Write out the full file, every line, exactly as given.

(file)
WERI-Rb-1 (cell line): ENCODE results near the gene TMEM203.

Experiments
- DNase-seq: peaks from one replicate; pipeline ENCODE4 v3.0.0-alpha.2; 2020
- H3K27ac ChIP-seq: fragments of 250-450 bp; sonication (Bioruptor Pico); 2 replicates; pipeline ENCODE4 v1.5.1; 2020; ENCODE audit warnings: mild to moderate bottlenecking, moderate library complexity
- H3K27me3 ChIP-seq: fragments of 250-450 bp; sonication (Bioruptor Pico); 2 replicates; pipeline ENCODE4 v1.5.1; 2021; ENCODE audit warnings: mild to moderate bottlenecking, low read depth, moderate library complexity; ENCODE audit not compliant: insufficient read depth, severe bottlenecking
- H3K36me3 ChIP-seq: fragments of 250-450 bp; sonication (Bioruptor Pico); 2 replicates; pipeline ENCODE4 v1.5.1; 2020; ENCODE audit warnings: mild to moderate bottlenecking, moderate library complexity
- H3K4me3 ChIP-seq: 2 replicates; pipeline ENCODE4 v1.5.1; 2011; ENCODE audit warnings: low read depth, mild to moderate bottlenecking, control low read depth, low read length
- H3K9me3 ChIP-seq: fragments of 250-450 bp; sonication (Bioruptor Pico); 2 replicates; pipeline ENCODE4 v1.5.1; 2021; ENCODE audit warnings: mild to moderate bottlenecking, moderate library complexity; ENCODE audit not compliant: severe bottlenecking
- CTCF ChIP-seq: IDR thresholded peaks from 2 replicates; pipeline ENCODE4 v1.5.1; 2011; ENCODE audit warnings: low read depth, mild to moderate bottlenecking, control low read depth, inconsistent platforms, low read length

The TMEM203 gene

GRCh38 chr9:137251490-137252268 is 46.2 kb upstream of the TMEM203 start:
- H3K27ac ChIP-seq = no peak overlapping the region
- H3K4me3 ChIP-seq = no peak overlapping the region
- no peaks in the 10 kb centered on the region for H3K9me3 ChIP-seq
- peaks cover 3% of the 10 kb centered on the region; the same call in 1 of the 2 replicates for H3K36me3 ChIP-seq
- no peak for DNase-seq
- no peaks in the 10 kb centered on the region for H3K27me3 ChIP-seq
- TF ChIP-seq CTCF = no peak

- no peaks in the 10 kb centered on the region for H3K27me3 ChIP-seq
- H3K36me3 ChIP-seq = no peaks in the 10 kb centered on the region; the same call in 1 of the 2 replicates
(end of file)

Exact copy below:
WERI-Rb-1 (cell line): ENCODE results near the gene TMEM203.

Experiments
- DNase-seq: peaks from one replicate; pipeline ENCODE4 v3.0.0-alpha.2; 2020
- H3K27ac ChIP-seq: fragments of 250-450 bp; sonication (Bioruptor Pico); 2 replicates; pipeline ENCODE4 v1.5.1; 2020; ENCODE audit warnings: mild to moderate bottlenecking, moderate library complexity
- H3K27me3 ChIP-seq: fragments of 250-450 bp; sonication (Bioruptor Pico); 2 replicates; pipeline ENCODE4 v1.5.1; 2021; ENCODE audit warnings: mild to moderate bottlenecking, low read depth, moderate library complexity; ENCODE audit not compliant: insufficient read depth, severe bottlenecking
- H3K36me3 ChIP-seq: fragments of 250-450 bp; sonication (Bioruptor Pico); 2 replicates; pipeline ENCODE4 v1.5.1; 2020; ENCODE audit warnings: mild to moderate bottlenecking, moderate library complexity
- H3K4me3 ChIP-seq: 2 replicates; pipeline ENCODE4 v1.5.1; 2011; ENCODE audit warnings: low read depth, mild to moderate bottlenecking, control low read depth, low read length
- H3K9me3 ChIP-seq: fragments of 250-450 bp; sonication (Bioruptor Pico); 2 replicates; pipeline ENCODE4 v1.5.1; 2021; ENCODE audit warnings: mild to moderate bottlenecking, moderate library complexity; ENCODE audit not compliant: severe bottlenecking
- CTCF ChIP-seq: IDR thresholded peaks from 2 replicates; pipeline ENCODE4 v1.5.1; 2011; ENCODE audit warnings: low read depth, mild to moderate bottlenecking, control low read depth, inconsistent platforms, low read length

The TMEM203 gene

GRCh38 chr9:137251490-137252268 is 46.2 kb upstream of the TMEM203 start:
- H3K27ac ChIP-seq = no peak overlapping the region
- H3K4me3 ChIP-seq = no peak overlapping the region
- no peaks in the 10 kb centered on the region for H3K9me3 ChIP-seq
- peaks cover 3% of the 10 kb centered on the region; the same call in 1 of the 2 replicates for H3K36me3 ChIP-seq
- no peak for DNase-seq
- no peaks in the 10 kb centered on the region for H3K27me3 ChIP-seq
- TF ChIP-seq CTCF = no peak

- no peaks in the 10 kb centered on the region for H3K27me3 ChIP-seq
- H3K36me3 ChIP-seq = no peaks in the 10 kb centered on the region; the same call in 1 of the 2 replicates